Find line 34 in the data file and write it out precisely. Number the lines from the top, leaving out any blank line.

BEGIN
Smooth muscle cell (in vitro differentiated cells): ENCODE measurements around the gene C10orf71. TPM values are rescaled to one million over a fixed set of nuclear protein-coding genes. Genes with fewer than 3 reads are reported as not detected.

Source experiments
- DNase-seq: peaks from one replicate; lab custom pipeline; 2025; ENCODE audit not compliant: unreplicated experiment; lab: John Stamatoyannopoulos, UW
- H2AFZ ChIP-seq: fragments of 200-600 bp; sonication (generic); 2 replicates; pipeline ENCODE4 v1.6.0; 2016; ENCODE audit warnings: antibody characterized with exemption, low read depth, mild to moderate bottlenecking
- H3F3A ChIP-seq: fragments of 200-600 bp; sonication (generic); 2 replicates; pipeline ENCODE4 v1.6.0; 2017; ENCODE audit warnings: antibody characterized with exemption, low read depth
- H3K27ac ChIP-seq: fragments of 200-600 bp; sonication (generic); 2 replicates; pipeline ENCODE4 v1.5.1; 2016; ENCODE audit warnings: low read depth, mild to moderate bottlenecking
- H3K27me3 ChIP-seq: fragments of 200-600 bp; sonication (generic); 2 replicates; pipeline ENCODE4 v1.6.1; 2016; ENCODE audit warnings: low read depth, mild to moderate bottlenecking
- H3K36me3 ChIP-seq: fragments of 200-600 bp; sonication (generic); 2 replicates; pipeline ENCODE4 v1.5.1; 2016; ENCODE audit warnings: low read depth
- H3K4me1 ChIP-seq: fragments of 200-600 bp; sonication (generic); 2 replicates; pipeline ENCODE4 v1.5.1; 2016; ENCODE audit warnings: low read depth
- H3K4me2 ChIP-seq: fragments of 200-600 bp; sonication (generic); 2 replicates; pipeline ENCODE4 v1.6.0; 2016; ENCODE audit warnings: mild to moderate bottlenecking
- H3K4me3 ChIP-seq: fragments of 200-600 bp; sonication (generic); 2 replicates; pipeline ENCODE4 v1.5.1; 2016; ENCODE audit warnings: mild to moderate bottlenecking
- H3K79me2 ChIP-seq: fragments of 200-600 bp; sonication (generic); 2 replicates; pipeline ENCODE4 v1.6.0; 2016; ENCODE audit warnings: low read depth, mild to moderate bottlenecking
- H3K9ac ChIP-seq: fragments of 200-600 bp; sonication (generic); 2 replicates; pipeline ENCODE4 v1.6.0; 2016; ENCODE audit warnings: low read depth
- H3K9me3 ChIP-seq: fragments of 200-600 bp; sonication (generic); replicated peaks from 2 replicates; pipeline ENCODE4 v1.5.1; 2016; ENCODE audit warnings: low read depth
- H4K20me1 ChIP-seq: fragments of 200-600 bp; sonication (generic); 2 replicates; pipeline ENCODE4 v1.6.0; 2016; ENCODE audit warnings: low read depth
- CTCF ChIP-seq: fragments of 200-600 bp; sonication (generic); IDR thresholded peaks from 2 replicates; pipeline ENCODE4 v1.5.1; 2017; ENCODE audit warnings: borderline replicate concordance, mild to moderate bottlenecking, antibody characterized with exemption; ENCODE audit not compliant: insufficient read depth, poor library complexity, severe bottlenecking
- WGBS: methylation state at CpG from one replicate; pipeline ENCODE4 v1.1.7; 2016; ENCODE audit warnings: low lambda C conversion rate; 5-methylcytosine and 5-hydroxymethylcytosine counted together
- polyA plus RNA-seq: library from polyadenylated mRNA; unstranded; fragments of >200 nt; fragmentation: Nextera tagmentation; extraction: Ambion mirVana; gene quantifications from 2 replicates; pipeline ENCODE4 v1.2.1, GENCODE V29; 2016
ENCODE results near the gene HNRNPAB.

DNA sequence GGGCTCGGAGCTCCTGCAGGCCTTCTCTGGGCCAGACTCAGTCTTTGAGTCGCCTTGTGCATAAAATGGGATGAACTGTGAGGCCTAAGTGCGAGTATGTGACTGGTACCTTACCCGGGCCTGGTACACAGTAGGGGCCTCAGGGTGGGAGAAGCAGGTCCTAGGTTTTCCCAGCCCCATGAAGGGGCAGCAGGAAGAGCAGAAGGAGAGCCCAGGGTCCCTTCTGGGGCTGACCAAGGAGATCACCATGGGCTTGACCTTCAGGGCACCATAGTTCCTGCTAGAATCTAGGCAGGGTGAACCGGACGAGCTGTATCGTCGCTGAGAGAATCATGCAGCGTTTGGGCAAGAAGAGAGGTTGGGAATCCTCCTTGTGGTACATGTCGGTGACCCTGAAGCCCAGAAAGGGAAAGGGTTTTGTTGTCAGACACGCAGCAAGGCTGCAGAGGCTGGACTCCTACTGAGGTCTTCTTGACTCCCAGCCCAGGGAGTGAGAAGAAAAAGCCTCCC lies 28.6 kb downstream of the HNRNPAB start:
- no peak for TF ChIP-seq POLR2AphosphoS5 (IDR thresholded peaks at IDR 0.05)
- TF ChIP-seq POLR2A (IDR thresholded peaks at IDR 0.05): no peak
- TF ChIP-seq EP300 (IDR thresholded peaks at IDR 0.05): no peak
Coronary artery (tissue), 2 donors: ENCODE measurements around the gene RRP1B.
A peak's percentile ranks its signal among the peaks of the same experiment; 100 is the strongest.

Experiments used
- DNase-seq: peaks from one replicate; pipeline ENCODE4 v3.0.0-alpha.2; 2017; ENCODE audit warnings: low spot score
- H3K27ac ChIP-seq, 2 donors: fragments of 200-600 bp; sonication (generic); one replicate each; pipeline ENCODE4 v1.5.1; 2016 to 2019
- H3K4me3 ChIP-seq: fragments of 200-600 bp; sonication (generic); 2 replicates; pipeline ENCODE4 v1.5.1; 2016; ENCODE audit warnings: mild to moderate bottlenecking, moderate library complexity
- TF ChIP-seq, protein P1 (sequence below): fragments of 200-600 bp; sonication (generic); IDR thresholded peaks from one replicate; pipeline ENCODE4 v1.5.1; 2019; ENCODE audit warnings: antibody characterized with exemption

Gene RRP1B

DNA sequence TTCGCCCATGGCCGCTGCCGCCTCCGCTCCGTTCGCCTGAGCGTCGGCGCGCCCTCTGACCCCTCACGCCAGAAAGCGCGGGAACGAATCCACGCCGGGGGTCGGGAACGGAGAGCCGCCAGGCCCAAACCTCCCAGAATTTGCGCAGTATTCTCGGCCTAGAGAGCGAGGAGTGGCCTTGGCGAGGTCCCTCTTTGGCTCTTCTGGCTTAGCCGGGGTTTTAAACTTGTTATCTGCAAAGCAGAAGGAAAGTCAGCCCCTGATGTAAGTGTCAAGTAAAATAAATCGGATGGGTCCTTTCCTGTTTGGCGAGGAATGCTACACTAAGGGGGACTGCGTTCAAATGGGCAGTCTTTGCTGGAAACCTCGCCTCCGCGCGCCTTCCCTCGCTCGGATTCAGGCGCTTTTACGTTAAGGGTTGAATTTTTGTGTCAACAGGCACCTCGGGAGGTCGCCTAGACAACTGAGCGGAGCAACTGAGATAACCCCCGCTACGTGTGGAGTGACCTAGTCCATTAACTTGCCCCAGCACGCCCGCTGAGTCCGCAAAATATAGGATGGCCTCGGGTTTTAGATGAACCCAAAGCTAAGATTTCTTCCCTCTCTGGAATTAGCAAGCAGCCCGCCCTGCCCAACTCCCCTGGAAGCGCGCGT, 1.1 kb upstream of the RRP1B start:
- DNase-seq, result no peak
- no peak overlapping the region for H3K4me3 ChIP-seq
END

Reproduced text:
- no peak overlapping the region for H3K4me3 ChIP-seq